Don’t Forget to Pay Your Personal Insurance Premiums
Have You Missed an Insurance Payment?
Life happens. The car breaks down, the kids get sick, an appliance fails. When the insurance bill arrives, you have every intention of paying it, but somehow you forget. The next thing you know, a cancellation notice arrives. You plan on sending the payment by US Mail that day, but yet again, Murphy’s law intervenes and daily life gets in the way OR there are delays in the postal system.
A few weeks later, you’re involved in an auto accident or your home experiences a loss. When you call your insurance broker, you’re told that a notice was sent before coverage was canceled. You have no insurance and the company won’t reinstate the policy to cover the loss.
If your vehicles or home are financed and there is a lapse in coverage, a lender may purchase an insurance policy to cover the vehicle or home and bill you for it. If the insurance premium remains unpaid, your lender may repossess the vehicle or issue force placed insurance on the home at a much higher premium with much less coverage.
Reinstating a policy
Reinstating an insurance policy isn’t like reinstating your cable TV, with a flip of a switch.
An insurance company may be willing to reinstate your policy if you didn’t experience a loss during the lapse. If a policy has only been canceled for a short amount of time, say under 30 days, and you have a good payment history, your policy may be considered for reinstatement.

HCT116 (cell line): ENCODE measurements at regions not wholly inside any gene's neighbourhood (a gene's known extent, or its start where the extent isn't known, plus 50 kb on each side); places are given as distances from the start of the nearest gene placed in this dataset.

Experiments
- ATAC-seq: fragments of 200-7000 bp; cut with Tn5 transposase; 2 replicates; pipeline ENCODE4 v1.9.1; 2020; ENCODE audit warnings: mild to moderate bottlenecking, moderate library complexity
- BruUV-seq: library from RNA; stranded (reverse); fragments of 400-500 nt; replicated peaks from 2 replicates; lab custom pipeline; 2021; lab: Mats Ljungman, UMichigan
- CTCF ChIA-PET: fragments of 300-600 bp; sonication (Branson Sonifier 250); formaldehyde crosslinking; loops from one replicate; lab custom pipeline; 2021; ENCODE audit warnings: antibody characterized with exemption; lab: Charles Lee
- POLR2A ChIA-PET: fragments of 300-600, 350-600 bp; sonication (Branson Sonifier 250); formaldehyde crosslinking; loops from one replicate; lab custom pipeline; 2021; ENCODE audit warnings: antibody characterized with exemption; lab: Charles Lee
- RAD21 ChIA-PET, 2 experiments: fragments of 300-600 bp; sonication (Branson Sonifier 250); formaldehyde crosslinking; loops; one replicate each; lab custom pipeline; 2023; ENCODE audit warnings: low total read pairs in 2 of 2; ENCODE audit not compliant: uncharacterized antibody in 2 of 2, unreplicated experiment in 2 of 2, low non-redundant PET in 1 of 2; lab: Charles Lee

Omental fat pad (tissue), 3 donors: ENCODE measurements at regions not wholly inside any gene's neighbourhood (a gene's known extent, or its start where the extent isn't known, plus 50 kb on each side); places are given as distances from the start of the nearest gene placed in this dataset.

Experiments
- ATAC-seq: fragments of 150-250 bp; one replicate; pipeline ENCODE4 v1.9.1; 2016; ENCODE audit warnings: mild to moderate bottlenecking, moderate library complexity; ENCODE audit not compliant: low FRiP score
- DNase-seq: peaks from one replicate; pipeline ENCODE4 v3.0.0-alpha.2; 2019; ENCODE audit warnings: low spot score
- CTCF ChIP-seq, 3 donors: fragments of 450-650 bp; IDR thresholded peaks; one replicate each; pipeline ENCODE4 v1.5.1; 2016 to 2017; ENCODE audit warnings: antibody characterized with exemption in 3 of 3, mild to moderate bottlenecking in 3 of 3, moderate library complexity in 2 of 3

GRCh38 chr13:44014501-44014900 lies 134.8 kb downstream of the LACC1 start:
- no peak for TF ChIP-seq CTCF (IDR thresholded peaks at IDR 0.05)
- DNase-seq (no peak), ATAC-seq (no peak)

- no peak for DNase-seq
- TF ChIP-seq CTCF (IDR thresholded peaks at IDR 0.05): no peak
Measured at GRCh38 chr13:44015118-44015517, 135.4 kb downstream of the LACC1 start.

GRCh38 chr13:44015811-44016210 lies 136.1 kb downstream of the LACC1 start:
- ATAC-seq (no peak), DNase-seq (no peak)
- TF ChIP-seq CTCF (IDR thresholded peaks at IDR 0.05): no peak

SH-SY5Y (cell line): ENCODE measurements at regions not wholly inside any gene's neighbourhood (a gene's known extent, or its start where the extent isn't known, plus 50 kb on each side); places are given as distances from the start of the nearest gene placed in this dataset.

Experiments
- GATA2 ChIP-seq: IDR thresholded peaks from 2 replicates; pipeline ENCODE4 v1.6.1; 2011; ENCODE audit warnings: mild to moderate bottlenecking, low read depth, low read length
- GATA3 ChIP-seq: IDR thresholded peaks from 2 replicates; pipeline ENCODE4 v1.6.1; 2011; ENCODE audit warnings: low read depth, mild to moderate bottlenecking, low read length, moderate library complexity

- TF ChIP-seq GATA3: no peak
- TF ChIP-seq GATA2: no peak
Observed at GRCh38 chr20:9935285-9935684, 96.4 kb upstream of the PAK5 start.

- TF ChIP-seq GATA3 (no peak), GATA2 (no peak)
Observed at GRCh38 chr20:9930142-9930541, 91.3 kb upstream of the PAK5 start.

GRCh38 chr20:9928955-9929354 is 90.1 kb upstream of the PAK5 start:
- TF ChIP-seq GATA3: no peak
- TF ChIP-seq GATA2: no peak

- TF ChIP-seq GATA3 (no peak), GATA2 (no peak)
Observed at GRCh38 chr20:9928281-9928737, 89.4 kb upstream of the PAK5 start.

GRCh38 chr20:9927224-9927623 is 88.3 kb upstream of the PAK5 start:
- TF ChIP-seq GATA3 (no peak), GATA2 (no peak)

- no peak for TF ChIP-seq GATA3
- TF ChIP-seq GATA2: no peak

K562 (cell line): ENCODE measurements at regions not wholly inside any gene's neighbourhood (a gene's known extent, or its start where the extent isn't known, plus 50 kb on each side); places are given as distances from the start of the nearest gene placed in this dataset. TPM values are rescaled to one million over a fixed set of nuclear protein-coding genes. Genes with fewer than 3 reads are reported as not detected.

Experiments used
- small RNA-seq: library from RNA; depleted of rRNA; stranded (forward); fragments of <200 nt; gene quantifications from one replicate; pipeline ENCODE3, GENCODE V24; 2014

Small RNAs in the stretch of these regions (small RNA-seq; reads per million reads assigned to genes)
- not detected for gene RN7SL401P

While companies have been willing to reinstate cancelled policies in the past, many are declining reinstatements now due to stricter underwriting guidelines and moratoriums. In addition, if your policy has lapsed for non-payment in the past, companies are much less willing to grant another reinstatement.
Insurance companies may be able to issue a new policy starting the next day, but this would leave you with a lapse in coverage. And any losses that happened during that time will not be covered. There may also be fees associated with the late payment and reinstatement of your policy. In addition, your insurance company may raise your premiums on the newly issued policy.
Automobile coverage lapses could also result in a penalty and the potential for license and registration suspension. In addition, many states assess fees for reinstating driver’s licenses and registrations.
Multiple Payment Options Available
Most insurance companies offer several different payment plan options for your convenience, such as paying on a monthly, quarterly or yearly basis as well as recurring payment options such as Recurring Credit Card and Electronic Funds Transfer (EFT) options. Many companies also offer online payment options through their website or mobile apps.
If you’re concerned about potentially missing an insurance payment and would like to discuss the payment options available to you, contact us to begin the discussion sooner rather than later – before that ball gets dropped – to avoid any negative repercussions.